EP 119: Marital Home (Part 1 of 4) — Can You Afford to Keep Your Home?

This is the first episode of a four-part series about what happens to the marital home during a divorce.

Like everything else during a divorce, this issue will require you to think carefully and decide what makes the most financial sense for your situation. Financial decisions that you make during your divorce can affect you for years to come (including your decisions about what to do with the marital home).

The marital home can often be an emotional topic. You may have a lot of good memories about it, and your kids may have been raised there. Many of my clients want to keep their house, even if they do not understand all the financial implications of doing so. You should consider the full financial picture before deciding what you want to do with the house.

When going through a divorce, you have three options regarding your house:

  1. Keep the house (and the mortgage).
  2. Transfer the house and the mortgage to yourself or your spouse.
  3. Sell the house.

This episode focuses on the financial issues you should consider if you are thinking about keeping the home. There are a lot of expenses that come with this option (beyond just the mortgage), and it is important to consider all those expenses when determining if you can afford to keep the home. Sometimes, keeping the home turns out to be a mistake, and it can even result in bankruptcy.

Here are five key expenses tied to keeping your home, which you need to factor in when deciding about keeping your home:

1) Mortgage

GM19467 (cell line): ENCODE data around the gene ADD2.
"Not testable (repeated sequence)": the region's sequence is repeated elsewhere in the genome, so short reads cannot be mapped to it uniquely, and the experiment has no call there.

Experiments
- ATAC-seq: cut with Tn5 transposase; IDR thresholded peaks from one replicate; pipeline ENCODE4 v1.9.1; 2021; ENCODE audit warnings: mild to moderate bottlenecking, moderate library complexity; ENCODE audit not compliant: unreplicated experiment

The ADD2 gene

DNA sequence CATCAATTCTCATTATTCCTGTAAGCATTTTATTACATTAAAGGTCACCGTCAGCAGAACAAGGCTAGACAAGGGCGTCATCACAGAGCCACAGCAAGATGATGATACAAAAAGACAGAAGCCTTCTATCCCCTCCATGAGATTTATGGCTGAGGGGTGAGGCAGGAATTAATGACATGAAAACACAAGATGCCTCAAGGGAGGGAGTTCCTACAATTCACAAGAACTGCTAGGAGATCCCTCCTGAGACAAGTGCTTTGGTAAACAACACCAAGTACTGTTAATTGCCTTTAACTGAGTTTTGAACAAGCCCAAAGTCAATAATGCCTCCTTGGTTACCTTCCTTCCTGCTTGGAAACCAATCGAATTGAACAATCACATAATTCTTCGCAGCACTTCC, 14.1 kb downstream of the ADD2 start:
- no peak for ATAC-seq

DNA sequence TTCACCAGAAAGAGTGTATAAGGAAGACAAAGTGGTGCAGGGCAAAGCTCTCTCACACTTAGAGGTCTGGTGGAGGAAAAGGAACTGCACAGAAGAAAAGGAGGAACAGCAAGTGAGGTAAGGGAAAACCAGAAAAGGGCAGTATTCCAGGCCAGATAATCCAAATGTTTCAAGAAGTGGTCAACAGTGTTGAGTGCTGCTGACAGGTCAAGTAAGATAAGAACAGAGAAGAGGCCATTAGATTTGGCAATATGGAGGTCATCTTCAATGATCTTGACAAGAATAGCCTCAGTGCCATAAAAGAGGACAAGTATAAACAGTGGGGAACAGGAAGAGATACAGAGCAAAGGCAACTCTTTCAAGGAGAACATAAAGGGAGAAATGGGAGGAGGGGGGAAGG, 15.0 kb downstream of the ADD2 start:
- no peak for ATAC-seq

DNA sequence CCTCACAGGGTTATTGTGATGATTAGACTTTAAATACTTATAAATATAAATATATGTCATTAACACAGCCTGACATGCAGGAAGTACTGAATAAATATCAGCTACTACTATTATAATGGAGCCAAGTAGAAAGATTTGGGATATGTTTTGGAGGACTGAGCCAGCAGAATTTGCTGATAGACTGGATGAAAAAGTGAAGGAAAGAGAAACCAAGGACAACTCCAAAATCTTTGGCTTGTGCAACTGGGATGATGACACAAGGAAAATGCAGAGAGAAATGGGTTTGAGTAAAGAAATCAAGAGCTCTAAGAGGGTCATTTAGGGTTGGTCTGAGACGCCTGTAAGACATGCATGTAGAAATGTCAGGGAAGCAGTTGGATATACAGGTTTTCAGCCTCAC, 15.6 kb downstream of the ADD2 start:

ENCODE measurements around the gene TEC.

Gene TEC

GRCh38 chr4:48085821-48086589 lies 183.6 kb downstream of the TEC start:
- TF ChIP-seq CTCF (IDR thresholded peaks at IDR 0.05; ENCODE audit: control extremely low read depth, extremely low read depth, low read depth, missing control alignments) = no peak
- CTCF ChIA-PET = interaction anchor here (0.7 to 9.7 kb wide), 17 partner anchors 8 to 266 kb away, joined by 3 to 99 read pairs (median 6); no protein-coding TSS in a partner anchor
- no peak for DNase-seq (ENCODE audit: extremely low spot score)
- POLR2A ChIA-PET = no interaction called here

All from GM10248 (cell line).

Most people have a fixed-rate mortgage, so your mortgage payment will not change. If you have a floating-rate mortgage, you need to know what it could become in the future if interest rates go up. Some people may have a balloon payment near the end of your mortgage. In that case, it is important to have those figures when deciding to stay in the home.

2) Property taxes

These taxes may be included in your mortgage payment. They can change, depending on where you live. Your county may reassess your property and increase your taxes. You should know what those rates could potentially be, and how they would impact you.

3) Insurance

It may also be included in your mortgage payment. If not, you will need to know what that ongoing cost is.

4) Repairs and maintenance

Get a home inspection to find out which repairs your house needs. Be sure to factor in regular maintenance costs and unexpected repairs (for example, a sudden plumbing problem). You should have included estimates for household maintenance in your financial affidavit, but if not, do so now. A rough estimate of repairs and maintenance is 1% of the value of the home each year.

5) Improvements

Are you going to need to replace major appliances? Do you have rooms that need renovations, or are you planning on making other additions to the house? These expenses need to be factored into your budget.

Can you afford to keep your house, given these expenses? If you can, you will have to decide whether or not it is worth it. What are you sacrificing to keep your home? Be sure to listen to the next three episodes in this series, and seriously consider whether keeping your home is the best decision for you in the long term.

In the past year, 899,340 people received help from Divorce and Your Money resources. Will you?


Get personalized divorce advice today

Divorce is complicated, but you don’t have to go through it alone.


Listen to the #1 Divorce Podcast

Divorce is complicated, but you don’t have to go through it alone.


Get personalized divorce advice today

Divorce is complicated, but you don’t have to go through it alone.